Polymaker and Covestro to debut new PC-r filament created from recycled bottles at TCT Asia

One of the smaller plastic water bottles from Nongfu Spring.

Polymer 3D printing specialists Polymaker and Covestro have announced that they will be launching a new material at the upcoming TCT Asia 2021 trade fair, some of which will be made from recycled plastic bottles.

The environmentally friendly filament, known only as “PC-r”, is based on a recycled polycarbonate (PC) developed by Covestro, which is obtained from reused Chinese water bottles. By mixing this plastic waste with raw materials, the companies have formulated a 3D printable material that can enable the more sustainable production of parts in the automotive or electronics industries.

One of the smaller plastic water bottles from Nongfu Spring. Photo via the South China Morning Post.

Covestro’s circularity drive

Since it was founded as a legally independent company in 2015, Covestro has developed into a global polymer business with a broad portfolio of elastomers, foams, films and composites. When it comes to the company’s 3D printing offerings, including Addigy, Somos, Arnite and Makrolon materials, there is an increasing effort to source these in a more sustainable way to further the circular economic principles.

Covestro has launched a new environmentally friendly Addigy range at Formnext Connect, which is either made partially from recycled plastics or consists of up to 20% CO2. Since then, the company has reiterated its commitment to sustainable manufacturing with the release of its fiberglass-filled Arnite AM2001 GF material, which is also said to have a significantly lower carbon footprint than traditional raw materials.

The company’s new PET was the first raw material from its newly acquired ex-DSM subsidiary. The takeover reflects Covestro’s will to find external partners for the production of environmentally friendly materials. Last year the company also worked with Polymaker to develop waste-free 3D printable fabrics, and it now appears that the duo have continued their circularity efforts to jointly develop PC-r.

The fabrics will be presented at a trade fair in Shanghai.  Photo via Polymaker.The fabrics from Covestro and Polymaker will be presented at a trade fair in Shanghai. Photo via Polymaker.

Debut of the bottle-based PC-r

The material basis for the latest filament from Polymaker and Covestro are 19-liter bottles that have been recycled by the Chinese water utility Nongfu Spring. Because these containers come from a single location, are mostly pure PC and are abundant across China, they can be quickly and inexpensively reused with minimal sorting, making their recovery economical and environmentally friendly.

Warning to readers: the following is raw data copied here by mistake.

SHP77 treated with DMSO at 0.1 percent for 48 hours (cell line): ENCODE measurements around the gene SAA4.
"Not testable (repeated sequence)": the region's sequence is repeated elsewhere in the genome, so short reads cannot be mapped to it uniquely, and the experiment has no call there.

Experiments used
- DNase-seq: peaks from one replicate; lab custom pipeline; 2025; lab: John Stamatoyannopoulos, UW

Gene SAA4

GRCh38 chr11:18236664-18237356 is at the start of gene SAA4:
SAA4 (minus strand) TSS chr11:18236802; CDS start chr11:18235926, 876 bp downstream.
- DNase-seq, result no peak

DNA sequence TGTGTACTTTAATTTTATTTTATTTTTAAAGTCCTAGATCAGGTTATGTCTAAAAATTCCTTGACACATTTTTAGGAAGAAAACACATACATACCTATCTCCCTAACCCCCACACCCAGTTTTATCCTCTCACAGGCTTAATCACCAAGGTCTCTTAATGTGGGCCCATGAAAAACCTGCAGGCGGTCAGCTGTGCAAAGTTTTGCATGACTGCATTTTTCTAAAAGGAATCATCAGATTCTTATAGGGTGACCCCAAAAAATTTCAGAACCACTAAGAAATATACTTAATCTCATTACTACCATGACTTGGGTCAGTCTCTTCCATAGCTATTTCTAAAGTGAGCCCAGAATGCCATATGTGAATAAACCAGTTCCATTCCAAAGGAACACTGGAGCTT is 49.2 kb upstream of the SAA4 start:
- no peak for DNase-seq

In terms of final performance, the companies say their new material has “excellent thermal stability and strength,” which means that maintaining a constant chamber temperature is critical to producing successful prints. So during the development of their filaments, the companies worked with INTAMSYS to validate the processability of PC-r by running multiple test production runs.

During the tests, Polymaker and Covestro were able to use the 3D printer FUNMAT PRO 410 from INTAMSYS, which has a chamber that can be heated to 90 ° C in order to produce complex parts without deformation. Summary tests later showed that the PC-r scored high in terms of tensile strength, flexural strength, elastic modulus and flexural modulus, and exceeded the normal PC in every area.

The filament also met industry-specific requirements such as the Blue Angel and EPEAT seals. Due to its recycled base, it has a lower carbon footprint compared to normal raw materials. Because of this, companies believe that PC-r could be ideal for customers looking to make their supply chain more sustainable and active on a larger scale.

Now that the new material is ready to be launched, the companies will present it at TCT Asia between May 26, 2021 and May 28, 2021. Polymaker will be exhibiting at booth F44, Covestro will be demonstrating at E46 and its new DSM material portfolio can be seen at C48.

A spool made from Polymaker and Covestro's new recycled PC-r filament. A spool made from Polymaker and Covestro’s new, partially recycled PC-r filament. Image via Covestro.

Recycled 3D printable raw materials

While Covestro has demonstrated its commitment to sustainable manufacturing, it is by no means the first time a commercial filament made from recycled plastic has been launched. Earlier this year, Spanish 3D printing materials maker Recreus also launched an environmentally friendly new TPU made entirely from recycled shoes and household waste.

Fishy Filaments from Cornwall is committed to converting recycled nylon fishing nets into filaments that can be used by both hobbyists and professional designers to 3D print parts. In October 2020 the company signed a distribution agreement under which the range of sustainable materials has since been marketed by British AM supplier 3D Printz.

Similarly, KLM Royal Dutch Airlines announced that PET bottles will be recycled into 3D printing devices. The company has collected empty containers from its flights and sent them to Morssinkhof Rymoplast, which then converts them into plastic pellets that can eventually be converted into filaments by reflow.

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The picture shown shows one of the smaller plastic water bottles from Nongfu Spring. Photo via the South China Morning Post.

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